Jan 142016

Sumner wearing bicycling mittens 001 scaled

Cold hands are not a reason to stop bicycling in winter. You can fix cold hands with army surplus mittens that date from the Korean war. While there may be modern products that would work well for me, I have found that reasonable-looking bicycle gloves either do not keep me warm or are uncomfortable. I know other bicyclists who also consider these surplus mittens to be the best.

My army surplus mittens are shells that have supple leather where I connect with my bicycles. They are intended to be used with knit liners. The liner material is wool and nylon. The combination keeps me warm when it is too cold to use the shells alone.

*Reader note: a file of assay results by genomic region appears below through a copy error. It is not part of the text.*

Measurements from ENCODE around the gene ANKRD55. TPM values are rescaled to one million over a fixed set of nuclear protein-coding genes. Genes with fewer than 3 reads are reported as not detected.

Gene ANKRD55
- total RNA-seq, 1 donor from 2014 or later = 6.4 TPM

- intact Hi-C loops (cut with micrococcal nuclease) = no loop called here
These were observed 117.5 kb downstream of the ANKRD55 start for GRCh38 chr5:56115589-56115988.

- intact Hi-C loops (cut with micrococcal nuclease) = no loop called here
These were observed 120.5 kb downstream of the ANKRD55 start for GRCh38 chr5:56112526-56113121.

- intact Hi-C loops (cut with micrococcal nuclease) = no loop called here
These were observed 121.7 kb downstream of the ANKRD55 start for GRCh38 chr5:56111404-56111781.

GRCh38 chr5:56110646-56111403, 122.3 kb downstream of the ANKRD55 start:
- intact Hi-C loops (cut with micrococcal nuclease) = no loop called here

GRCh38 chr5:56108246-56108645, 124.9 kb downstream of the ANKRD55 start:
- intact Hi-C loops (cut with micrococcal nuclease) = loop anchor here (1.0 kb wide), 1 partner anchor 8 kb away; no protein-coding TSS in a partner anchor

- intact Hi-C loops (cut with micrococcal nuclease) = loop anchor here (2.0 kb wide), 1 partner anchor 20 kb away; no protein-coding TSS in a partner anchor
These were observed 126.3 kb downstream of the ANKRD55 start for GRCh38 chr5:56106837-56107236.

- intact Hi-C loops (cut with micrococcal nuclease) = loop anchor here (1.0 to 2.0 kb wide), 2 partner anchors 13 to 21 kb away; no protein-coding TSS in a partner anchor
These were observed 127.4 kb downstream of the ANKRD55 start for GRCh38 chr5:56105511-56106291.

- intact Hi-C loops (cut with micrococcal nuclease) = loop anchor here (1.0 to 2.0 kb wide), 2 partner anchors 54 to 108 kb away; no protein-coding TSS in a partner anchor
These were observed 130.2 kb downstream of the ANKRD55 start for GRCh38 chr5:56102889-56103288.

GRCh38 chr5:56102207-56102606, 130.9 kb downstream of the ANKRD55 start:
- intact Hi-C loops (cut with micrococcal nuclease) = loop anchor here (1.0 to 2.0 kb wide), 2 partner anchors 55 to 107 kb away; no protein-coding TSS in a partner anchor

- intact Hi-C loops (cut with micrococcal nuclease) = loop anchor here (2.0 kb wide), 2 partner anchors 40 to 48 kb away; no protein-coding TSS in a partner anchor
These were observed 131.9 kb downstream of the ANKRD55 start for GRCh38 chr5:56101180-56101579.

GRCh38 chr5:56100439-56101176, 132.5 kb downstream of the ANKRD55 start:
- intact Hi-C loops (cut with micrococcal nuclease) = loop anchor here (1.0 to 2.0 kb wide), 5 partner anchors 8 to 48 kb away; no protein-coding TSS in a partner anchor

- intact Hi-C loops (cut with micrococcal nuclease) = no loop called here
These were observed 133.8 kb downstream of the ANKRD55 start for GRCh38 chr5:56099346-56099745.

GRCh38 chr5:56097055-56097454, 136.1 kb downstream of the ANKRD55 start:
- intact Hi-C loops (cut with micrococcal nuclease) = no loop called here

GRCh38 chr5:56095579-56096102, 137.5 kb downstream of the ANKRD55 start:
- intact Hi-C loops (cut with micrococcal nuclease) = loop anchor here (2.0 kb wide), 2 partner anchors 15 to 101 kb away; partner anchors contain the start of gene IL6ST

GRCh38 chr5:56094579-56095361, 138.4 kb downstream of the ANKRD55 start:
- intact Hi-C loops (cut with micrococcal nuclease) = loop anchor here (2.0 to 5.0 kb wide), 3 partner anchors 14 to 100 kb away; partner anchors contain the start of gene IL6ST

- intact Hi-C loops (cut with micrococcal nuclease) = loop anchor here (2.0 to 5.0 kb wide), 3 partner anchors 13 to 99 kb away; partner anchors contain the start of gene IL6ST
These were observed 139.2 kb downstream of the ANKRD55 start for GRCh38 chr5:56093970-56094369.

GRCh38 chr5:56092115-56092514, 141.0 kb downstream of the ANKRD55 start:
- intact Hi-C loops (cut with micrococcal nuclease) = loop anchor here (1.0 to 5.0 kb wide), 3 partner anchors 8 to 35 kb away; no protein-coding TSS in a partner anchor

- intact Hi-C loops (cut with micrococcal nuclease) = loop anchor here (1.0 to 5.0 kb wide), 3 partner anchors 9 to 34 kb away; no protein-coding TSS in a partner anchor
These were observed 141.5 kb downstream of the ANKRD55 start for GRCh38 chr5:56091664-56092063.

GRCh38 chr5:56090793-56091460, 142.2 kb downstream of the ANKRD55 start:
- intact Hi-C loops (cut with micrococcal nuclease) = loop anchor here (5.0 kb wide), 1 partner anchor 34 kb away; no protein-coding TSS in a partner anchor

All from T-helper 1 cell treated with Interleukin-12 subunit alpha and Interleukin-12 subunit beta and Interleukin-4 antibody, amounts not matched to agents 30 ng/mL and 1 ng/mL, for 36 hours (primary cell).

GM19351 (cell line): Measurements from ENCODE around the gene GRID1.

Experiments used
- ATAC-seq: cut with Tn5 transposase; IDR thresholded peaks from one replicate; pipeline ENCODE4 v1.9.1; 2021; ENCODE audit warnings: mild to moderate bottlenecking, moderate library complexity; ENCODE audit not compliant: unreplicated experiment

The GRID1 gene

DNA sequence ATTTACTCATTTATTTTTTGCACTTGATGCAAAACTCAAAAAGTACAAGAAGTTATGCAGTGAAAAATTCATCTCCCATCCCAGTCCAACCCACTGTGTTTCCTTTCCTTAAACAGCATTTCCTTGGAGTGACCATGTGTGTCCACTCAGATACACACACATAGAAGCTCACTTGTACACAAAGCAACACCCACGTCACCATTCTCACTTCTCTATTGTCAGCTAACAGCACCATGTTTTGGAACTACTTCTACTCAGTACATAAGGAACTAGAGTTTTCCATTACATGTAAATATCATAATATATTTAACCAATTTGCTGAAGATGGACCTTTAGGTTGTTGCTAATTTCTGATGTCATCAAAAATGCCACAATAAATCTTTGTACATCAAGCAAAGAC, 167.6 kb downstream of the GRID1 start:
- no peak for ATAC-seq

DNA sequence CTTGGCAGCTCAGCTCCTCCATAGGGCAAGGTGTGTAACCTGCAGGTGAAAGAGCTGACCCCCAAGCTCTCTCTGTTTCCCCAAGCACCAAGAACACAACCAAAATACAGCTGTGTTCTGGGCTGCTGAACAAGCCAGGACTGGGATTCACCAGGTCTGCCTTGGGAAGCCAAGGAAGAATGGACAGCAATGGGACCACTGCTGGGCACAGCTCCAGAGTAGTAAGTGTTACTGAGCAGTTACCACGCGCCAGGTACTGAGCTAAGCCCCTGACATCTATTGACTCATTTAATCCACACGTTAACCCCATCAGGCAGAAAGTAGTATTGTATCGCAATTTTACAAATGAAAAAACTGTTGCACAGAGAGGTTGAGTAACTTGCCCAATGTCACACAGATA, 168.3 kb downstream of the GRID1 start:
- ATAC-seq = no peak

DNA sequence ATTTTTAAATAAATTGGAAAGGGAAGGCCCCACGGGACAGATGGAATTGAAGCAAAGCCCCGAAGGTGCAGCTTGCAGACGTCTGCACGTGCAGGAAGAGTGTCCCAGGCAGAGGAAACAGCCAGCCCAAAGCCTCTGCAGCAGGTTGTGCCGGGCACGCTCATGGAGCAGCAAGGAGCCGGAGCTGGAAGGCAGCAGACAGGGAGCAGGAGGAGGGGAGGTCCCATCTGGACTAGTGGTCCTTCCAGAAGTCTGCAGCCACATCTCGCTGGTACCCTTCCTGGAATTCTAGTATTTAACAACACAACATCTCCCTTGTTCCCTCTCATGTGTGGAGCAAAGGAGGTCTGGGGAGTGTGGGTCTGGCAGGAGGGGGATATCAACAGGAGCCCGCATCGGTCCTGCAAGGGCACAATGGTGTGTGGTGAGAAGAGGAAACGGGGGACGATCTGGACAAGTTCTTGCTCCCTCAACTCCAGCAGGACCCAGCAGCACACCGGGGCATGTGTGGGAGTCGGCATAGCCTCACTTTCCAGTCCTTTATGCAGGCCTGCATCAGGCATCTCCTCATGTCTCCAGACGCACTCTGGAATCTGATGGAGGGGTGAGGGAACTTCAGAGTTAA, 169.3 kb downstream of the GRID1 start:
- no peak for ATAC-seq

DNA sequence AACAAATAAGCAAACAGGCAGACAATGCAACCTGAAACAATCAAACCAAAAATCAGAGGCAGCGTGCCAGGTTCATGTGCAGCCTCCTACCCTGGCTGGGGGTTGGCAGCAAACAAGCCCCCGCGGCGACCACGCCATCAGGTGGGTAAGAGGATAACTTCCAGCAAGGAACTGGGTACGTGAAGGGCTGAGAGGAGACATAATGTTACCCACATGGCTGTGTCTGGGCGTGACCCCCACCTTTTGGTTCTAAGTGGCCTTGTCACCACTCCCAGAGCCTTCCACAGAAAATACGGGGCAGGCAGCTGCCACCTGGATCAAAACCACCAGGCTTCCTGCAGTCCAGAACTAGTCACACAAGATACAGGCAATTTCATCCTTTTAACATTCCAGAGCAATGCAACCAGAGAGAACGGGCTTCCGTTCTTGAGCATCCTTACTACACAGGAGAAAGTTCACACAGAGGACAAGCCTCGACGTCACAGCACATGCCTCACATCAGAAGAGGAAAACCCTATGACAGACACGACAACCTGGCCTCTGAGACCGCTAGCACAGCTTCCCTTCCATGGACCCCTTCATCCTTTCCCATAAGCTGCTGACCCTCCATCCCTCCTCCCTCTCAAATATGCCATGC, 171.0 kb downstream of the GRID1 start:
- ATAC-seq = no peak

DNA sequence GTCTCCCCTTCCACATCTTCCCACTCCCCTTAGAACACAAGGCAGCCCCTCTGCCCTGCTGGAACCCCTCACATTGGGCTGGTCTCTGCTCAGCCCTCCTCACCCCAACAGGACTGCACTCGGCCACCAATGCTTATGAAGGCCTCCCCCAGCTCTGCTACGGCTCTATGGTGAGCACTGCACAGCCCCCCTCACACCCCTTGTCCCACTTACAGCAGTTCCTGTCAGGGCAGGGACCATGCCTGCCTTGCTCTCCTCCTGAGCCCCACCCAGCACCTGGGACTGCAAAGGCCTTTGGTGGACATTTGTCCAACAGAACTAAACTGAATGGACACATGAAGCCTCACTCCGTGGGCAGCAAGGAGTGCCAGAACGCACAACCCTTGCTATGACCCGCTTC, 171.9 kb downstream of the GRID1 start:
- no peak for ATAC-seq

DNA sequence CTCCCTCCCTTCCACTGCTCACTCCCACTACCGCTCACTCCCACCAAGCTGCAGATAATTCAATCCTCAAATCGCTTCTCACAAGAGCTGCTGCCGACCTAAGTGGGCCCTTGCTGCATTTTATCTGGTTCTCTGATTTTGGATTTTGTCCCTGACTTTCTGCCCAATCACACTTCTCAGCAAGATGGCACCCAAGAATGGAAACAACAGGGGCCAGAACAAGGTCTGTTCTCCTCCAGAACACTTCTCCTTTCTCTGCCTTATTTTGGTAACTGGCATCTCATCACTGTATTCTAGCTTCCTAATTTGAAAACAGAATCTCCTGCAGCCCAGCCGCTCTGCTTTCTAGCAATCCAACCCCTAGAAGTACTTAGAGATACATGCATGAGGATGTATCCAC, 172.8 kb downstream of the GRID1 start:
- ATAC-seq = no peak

Comfort comes from the generous size. All the samples I have ever seen are huge. It feels as if I am not wearing the mittens. Rather, I am inside the mittens as I am inside my house, not wearing them. Stylish padded bicycling gloves feel comfortable when I put them on, but soon after I start riding my hands hurt.

These mittens cause no interference when riding a bicycle. But beware, you will have difficulty fixing a flat wearing them. To be safe, when the temperature is in the single digits, ride with a friend who is also good at changing inner tubes. The two of you can share the needed bare hand time.

You can find these mittens on line by Googling “military surplus trigger finger mittens.” Prices are between $6 and $20.

—Sumner Brown


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